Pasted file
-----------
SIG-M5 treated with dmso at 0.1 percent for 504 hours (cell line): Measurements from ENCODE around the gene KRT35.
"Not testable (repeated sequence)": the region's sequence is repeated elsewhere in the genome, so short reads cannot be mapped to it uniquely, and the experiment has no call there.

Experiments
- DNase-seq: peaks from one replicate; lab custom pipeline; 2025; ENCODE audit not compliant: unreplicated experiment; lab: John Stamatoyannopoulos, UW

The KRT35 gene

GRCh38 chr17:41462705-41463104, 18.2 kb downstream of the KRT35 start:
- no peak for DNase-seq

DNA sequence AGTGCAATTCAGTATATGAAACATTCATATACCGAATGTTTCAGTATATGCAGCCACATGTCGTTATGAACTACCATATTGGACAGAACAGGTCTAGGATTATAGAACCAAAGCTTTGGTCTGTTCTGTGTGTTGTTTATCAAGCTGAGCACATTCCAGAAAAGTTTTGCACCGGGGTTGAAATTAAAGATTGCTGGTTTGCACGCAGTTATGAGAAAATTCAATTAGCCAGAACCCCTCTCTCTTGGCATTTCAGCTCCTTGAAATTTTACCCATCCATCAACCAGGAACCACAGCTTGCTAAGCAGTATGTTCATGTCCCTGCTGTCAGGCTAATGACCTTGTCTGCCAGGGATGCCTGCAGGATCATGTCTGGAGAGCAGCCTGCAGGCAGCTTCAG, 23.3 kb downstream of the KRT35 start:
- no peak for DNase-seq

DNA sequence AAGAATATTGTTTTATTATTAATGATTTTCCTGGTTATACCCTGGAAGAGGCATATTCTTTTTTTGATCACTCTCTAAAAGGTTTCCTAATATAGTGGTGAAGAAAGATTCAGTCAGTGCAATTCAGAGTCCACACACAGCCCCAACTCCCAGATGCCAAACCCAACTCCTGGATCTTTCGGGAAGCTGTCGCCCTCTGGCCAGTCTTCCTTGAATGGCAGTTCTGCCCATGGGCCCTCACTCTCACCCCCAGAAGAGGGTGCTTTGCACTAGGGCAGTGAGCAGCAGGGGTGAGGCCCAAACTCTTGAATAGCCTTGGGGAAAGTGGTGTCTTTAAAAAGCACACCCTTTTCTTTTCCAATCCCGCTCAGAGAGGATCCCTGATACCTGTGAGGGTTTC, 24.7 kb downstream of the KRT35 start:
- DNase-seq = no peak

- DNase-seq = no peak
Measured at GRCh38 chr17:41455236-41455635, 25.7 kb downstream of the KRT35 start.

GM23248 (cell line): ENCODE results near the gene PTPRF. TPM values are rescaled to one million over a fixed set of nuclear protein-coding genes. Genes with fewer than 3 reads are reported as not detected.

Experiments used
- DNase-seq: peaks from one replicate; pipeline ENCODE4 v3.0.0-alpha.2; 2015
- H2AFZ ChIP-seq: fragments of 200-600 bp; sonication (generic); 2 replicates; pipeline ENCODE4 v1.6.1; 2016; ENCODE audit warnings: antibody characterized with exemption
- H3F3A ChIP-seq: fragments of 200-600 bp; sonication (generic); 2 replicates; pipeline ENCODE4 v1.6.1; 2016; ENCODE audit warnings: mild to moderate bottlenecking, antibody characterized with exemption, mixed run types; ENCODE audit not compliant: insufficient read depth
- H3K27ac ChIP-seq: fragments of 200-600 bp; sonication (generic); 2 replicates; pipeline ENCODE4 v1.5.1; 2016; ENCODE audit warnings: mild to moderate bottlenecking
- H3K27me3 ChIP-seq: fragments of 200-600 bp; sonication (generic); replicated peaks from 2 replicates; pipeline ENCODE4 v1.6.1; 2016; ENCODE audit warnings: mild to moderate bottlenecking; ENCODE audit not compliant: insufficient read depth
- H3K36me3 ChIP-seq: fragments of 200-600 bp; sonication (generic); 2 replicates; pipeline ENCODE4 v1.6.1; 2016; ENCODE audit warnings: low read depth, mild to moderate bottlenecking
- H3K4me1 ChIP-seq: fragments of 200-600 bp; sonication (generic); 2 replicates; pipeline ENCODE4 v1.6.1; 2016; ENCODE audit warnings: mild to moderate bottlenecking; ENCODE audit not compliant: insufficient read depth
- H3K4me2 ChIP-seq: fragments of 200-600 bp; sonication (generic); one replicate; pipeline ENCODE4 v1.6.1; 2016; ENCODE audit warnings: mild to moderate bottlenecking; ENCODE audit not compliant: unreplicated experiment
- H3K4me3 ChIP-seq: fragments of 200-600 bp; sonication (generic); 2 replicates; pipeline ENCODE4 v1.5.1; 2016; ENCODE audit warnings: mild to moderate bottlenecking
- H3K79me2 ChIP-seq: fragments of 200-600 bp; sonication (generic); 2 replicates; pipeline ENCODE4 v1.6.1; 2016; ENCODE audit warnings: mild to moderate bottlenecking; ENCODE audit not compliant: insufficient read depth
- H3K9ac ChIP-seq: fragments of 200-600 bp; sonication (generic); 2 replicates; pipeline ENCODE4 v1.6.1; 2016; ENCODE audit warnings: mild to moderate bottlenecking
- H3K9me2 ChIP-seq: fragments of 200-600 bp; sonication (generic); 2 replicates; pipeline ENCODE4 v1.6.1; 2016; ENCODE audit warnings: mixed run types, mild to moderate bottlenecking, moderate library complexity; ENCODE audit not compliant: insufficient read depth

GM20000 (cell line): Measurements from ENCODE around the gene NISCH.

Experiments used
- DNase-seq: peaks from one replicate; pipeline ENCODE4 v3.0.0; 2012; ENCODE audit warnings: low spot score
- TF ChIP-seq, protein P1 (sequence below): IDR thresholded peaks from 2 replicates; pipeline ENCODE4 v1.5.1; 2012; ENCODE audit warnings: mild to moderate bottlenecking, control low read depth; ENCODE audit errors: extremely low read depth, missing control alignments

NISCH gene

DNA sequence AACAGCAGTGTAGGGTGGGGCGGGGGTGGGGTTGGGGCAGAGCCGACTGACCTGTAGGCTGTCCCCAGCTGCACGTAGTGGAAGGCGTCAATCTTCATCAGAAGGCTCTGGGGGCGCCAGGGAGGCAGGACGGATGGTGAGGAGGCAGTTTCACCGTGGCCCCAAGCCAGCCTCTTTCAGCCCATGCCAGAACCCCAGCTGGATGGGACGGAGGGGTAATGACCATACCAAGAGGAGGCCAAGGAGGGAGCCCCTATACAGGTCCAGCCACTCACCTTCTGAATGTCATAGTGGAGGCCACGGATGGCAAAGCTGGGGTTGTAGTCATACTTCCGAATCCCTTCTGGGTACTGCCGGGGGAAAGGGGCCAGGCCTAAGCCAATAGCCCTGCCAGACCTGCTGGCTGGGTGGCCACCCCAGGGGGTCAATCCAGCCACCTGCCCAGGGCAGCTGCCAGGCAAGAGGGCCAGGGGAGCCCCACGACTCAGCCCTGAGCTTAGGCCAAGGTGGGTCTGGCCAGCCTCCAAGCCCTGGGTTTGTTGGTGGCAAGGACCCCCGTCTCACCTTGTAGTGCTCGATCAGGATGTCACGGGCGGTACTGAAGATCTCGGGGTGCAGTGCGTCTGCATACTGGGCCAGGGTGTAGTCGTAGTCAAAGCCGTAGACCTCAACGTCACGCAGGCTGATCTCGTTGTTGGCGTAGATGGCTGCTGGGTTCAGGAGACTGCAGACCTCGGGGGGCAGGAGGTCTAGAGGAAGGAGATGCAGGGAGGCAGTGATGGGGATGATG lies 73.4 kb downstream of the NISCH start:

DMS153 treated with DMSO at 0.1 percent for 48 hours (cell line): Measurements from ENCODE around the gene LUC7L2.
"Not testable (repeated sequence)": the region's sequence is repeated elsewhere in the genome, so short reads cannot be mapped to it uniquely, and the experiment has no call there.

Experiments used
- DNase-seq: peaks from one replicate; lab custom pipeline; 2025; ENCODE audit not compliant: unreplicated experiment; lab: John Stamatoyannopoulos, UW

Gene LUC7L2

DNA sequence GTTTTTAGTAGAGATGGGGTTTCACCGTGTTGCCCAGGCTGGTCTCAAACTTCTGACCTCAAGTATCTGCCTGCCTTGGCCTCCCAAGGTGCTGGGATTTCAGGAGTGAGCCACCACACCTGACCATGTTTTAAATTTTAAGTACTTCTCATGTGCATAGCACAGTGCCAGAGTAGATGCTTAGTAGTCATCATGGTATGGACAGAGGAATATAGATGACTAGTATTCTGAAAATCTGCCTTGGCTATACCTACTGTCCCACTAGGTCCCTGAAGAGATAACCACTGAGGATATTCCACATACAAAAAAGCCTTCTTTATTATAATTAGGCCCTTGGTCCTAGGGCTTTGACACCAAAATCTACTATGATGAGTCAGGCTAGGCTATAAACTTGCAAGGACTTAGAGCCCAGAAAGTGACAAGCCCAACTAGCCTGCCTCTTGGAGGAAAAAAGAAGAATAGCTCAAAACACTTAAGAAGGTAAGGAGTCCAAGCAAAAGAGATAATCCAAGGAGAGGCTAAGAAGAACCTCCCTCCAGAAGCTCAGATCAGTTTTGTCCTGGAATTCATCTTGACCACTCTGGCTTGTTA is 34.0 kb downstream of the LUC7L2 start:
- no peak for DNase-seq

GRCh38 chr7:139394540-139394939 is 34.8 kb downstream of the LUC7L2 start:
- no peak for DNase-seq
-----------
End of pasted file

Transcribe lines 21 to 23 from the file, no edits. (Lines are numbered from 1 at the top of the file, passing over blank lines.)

- H3K36me3 ChIP-seq: fragments of 200-600 bp; sonication (generic); 2 replicates; pipeline ENCODE4 v1.6.1; 2016; ENCODE audit warnings: low read depth, mild to moderate bottlenecking
- H3K4me1 ChIP-seq: fragments of 200-600 bp; sonication (generic); 2 replicates; pipeline ENCODE4 v1.6.1; 2016; ENCODE audit warnings: mild to moderate bottlenecking; ENCODE audit not compliant: insufficient read depth
- H3K4me2 ChIP-seq: fragments of 200-600 bp; sonication (generic); one replicate; pipeline ENCODE4 v1.6.1; 2016; ENCODE audit warnings: mild to moderate bottlenecking; ENCODE audit not compliant: unreplicated experiment